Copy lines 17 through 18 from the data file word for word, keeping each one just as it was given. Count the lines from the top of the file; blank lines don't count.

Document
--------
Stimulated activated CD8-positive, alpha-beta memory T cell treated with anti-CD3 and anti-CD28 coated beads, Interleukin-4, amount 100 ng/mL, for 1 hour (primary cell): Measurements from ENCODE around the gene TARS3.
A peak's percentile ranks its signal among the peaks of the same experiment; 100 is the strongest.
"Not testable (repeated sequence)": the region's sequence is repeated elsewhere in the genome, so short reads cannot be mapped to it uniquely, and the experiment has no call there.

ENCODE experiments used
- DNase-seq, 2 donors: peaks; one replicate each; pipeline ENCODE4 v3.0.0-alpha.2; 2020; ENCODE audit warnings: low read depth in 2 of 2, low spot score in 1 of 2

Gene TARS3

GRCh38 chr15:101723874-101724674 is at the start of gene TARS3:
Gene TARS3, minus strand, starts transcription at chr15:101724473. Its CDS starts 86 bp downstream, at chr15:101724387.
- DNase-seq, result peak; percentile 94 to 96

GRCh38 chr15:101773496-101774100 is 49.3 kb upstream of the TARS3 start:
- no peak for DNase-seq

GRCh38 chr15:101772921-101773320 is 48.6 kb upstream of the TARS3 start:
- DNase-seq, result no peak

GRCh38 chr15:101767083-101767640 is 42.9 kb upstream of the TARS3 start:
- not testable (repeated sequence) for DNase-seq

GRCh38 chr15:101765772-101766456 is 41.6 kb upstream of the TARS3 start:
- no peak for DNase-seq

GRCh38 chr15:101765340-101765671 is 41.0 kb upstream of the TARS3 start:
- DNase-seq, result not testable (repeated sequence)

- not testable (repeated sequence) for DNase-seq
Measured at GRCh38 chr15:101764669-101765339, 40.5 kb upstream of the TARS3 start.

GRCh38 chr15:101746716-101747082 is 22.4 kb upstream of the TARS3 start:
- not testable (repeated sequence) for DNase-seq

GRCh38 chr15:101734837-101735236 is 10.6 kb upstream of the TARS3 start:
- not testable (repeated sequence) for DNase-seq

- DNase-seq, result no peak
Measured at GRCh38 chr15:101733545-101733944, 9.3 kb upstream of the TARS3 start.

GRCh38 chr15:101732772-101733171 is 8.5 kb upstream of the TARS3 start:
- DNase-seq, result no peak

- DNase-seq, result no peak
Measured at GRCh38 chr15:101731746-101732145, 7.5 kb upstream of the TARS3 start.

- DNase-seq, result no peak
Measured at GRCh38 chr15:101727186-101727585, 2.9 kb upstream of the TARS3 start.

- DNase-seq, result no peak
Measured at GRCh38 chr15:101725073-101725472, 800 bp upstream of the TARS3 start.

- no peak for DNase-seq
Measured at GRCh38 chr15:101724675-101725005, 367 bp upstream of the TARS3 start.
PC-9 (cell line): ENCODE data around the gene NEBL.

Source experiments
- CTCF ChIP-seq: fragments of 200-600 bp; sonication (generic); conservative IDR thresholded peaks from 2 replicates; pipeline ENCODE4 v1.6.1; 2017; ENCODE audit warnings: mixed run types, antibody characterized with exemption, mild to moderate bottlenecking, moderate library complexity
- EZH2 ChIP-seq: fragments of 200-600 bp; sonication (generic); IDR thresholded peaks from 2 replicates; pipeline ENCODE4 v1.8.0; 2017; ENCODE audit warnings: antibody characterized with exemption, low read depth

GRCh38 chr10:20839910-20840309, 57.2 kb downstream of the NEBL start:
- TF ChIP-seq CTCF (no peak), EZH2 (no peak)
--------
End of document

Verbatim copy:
- no peak for DNase-seq

GRCh38 chr15:101765340-101765671 is 41.0 kb upstream of the TARS3 start: